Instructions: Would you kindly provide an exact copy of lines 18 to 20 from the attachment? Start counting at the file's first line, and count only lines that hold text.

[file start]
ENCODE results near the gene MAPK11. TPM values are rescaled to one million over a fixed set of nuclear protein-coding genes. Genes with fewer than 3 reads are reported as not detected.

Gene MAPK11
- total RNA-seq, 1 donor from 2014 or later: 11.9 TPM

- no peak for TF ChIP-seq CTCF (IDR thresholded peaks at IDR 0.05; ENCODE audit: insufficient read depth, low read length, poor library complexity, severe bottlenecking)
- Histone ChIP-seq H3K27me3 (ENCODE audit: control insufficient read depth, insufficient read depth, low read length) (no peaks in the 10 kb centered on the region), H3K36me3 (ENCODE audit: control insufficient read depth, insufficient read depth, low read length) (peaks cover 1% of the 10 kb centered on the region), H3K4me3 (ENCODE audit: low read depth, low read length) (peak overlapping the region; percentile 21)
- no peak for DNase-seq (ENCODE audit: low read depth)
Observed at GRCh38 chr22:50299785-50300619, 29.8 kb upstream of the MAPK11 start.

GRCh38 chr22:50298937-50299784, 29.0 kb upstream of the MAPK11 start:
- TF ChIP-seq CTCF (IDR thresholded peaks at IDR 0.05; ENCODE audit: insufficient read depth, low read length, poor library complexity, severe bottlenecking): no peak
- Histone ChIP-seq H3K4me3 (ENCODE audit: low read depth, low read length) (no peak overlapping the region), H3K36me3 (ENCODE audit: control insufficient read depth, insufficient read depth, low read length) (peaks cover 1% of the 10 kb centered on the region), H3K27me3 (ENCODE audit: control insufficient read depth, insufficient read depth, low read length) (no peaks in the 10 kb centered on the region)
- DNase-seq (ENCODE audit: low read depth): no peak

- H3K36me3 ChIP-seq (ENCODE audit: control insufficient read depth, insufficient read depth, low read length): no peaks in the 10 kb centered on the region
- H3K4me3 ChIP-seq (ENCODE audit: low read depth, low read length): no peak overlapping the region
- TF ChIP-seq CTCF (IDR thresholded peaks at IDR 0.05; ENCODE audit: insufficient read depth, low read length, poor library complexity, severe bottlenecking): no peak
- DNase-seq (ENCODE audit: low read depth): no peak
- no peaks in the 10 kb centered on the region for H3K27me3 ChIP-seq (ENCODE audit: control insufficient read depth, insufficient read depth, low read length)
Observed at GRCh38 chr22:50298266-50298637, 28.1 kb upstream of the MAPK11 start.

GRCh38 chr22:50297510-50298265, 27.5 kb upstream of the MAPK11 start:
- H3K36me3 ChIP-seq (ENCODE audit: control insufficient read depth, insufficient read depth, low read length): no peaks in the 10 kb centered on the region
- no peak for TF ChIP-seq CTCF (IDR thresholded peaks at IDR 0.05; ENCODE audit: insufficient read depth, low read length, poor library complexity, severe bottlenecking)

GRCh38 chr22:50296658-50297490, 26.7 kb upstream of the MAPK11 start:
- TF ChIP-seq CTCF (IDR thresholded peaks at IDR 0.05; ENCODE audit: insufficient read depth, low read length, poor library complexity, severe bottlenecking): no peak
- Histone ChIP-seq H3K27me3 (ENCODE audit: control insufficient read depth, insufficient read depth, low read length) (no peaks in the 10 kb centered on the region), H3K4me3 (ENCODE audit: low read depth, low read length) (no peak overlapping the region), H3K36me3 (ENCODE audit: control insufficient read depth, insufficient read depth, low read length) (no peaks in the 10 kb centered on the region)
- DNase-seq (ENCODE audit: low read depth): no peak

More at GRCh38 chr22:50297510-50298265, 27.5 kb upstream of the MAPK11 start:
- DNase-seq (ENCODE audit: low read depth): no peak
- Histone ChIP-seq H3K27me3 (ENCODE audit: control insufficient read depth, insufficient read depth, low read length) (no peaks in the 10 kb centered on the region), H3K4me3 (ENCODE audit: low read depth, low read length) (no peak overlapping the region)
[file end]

GRCh38 chr22:50297510-50298265, 27.5 kb upstream of the MAPK11 start:
- H3K36me3 ChIP-seq (ENCODE audit: control insufficient read depth, insufficient read depth, low read length): no peaks in the 10 kb centered on the region
- no peak for TF ChIP-seq CTCF (IDR thresholded peaks at IDR 0.05; ENCODE audit: insufficient read depth, low read length, poor library complexity, severe bottlenecking)